Conservation across the Continent

National Wildlife, April-May 2002 | Go to article overview

Conservation across the Continent


Today common experience breaks the confines of national borders more than ever before. From pop culture to the Internet, we share one global community. This applies especially to our environment. There are no borders for the air we breathe, the water that sustains us or the wildlife that graces our world. We are reminded of this reality by the dependence of people and wildlife on the fragile health of waterways that span political boundaries, and by the spectacular journeys of migratory birds.

When we view wildlife and wild places as part of a single global landscape, we recognize anew that conserving our environment must not be limited by borders either. We are one community, bound by the natural resources on which we all depend.

Though we have carved North America into three nations, the continent remains one continuous habitat. Its vast land and wildlife will not flourish, or even endure, unless conservation efforts transcend artificial boundaries.

In the months to come, the reality of this interconnectedness will play out in the coverage of more international stories in National Wildlife. We have made the decision to broaden our own artificial boundaries by sharing with you more of our important international conservation work and the stories of the wildlife and wild places at stake.

The change parallels a new NWF initiative to build on years of work with Canadian conservationists and to reach out as well to our colleagues to the south. Mexico holds some of the most important biological resources of the continent and, indeed, the world. The nation sustains more mammal and bird species than the United States, in just one-fifth of the land area. Following requests from a range of Mexican environmental organizations, NWF is exploring ways we can help them build on their existing work to conserve Mexico's wildlife, habitat and natural resources. …

The rest of this article is only available to active members of Questia

Already a member? Log in now.

Notes for this article

Add a new note
If you are trying to select text to create highlights or citations, remember that you must now click or tap on the first word, and then click or tap on the last word.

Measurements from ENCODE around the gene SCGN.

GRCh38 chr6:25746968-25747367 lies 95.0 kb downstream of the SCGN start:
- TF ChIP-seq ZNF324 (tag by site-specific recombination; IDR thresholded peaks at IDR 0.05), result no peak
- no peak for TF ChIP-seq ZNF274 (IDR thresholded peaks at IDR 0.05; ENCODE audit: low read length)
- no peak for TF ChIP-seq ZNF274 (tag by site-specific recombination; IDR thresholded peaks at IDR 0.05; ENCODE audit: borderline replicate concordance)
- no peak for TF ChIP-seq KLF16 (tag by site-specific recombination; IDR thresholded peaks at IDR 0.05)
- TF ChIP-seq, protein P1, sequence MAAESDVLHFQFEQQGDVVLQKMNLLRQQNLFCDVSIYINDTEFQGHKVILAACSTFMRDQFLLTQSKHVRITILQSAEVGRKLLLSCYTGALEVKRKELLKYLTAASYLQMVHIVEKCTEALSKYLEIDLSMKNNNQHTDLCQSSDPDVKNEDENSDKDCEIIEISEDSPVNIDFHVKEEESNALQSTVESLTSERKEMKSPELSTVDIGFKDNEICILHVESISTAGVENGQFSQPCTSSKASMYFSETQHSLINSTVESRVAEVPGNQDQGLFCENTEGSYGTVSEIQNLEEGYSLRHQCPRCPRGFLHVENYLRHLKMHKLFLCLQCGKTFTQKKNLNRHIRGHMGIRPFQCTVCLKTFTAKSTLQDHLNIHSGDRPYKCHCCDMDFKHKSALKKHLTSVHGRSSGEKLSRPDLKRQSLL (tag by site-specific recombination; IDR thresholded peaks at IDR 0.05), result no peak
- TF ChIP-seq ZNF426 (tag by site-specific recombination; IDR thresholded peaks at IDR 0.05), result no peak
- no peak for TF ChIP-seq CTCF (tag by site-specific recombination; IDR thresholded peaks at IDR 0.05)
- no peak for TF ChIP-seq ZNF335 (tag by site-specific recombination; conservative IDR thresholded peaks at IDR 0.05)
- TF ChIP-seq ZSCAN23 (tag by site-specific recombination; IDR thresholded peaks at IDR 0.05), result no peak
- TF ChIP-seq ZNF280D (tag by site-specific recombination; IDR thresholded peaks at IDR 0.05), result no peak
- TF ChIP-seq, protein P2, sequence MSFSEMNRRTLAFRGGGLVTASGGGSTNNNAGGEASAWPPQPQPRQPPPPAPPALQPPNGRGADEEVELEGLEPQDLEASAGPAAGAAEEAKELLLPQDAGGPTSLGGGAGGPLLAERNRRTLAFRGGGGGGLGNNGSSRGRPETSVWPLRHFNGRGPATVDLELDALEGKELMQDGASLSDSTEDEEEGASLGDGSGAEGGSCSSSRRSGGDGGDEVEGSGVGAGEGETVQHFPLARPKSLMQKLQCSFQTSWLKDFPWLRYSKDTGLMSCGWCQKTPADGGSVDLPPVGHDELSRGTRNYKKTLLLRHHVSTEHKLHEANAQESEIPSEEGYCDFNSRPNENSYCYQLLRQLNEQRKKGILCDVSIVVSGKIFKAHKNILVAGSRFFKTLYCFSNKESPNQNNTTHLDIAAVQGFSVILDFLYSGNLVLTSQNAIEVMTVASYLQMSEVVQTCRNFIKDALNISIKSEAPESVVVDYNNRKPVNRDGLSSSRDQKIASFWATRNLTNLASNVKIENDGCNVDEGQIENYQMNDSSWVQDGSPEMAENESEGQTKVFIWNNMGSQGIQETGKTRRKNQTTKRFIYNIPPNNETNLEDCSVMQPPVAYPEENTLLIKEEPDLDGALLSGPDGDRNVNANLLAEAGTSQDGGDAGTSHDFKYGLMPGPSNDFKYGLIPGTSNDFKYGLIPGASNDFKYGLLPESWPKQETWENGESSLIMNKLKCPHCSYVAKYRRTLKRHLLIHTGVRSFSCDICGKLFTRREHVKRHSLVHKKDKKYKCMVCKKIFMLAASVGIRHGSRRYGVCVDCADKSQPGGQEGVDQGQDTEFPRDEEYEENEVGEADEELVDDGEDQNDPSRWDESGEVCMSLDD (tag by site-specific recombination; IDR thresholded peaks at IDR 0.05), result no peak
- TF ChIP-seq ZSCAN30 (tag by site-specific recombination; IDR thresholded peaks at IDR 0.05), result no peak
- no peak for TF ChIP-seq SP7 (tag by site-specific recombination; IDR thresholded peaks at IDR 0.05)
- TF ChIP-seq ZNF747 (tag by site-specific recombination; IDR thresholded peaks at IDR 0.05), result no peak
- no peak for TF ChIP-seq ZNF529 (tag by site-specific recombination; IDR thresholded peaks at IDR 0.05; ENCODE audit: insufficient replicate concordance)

One moment ...
Default project is now your active project.
Project items

Items saved from this article

This article has been saved
Highlights (0)
Some of your highlights are legacy items.

Highlights saved before July 30, 2012 will not be displayed on their respective source pages.

You can easily re-create the highlights by opening the book page or article, selecting the text, and clicking “Highlight.”

Citations (0)
Some of your citations are legacy items.

Any citation created before July 30, 2012 will labeled as a “Cited page.” New citations will be saved as cited passages, pages or articles.

We also added the ability to view new citations from your projects or the book or article where you created them.

Notes (0)
Bookmarks (0)

You have no saved items from this article

Project items include:
  • Saved book/article
  • Highlights
  • Quotes/citations
  • Notes
  • Bookmarks
Notes
Cite this article

Cited article

Style
Citations are available only to our active members.
Buy instant access to cite pages or passages in MLA, APA and Chicago citation styles.

(Einhorn, 1992, p. 25)

(Einhorn 25)

1. Lois J. Einhorn, Abraham Lincoln, the Orator: Penetrating the Lincoln Legend (Westport, CT: Greenwood Press, 1992), 25, http://www.questia.com/read/27419298.

Cited article

Conservation across the Continent
Settings

Settings

Typeface
Text size Smaller Larger Reset View mode
Search within

Search within this article

Look up

Look up a word

  • Dictionary
  • Thesaurus
Please submit a word or phrase above.
Print this page

Print this page

Why can't I print more than one page at a time?

Help
Full screen

matching results for page

    Questia reader help

    How to highlight and cite specific passages

    1. Click or tap the first word you want to select.
    2. Click or tap the last word you want to select, and you’ll see everything in between get selected.
    3. You’ll then get a menu of options like creating a highlight or a citation from that passage of text.

    OK, got it!

    Cited passage

    Style
    Citations are available only to our active members.
    Buy instant access to cite pages or passages in MLA, APA and Chicago citation styles.

    "Portraying himself as an honest, ordinary person helped Lincoln identify with his audiences." (Einhorn, 1992, p. 25).

    "Portraying himself as an honest, ordinary person helped Lincoln identify with his audiences." (Einhorn 25)

    "Portraying himself as an honest, ordinary person helped Lincoln identify with his audiences."1

    1. Lois J. Einhorn, Abraham Lincoln, the Orator: Penetrating the Lincoln Legend (Westport, CT: Greenwood Press, 1992), 25, http://www.questia.com/read/27419298.

    Cited passage

    Thanks for trying Questia!

    Please continue trying out our research tools, but please note, full functionality is available only to our active members.

    Your work will be lost once you leave this Web page.

    Buy instant access to save your work.

    Already a member? Log in now.

    Author Advanced search

    Oops!

    An unknown error has occurred. Please click the button below to reload the page. If the problem persists, please try again in a little while.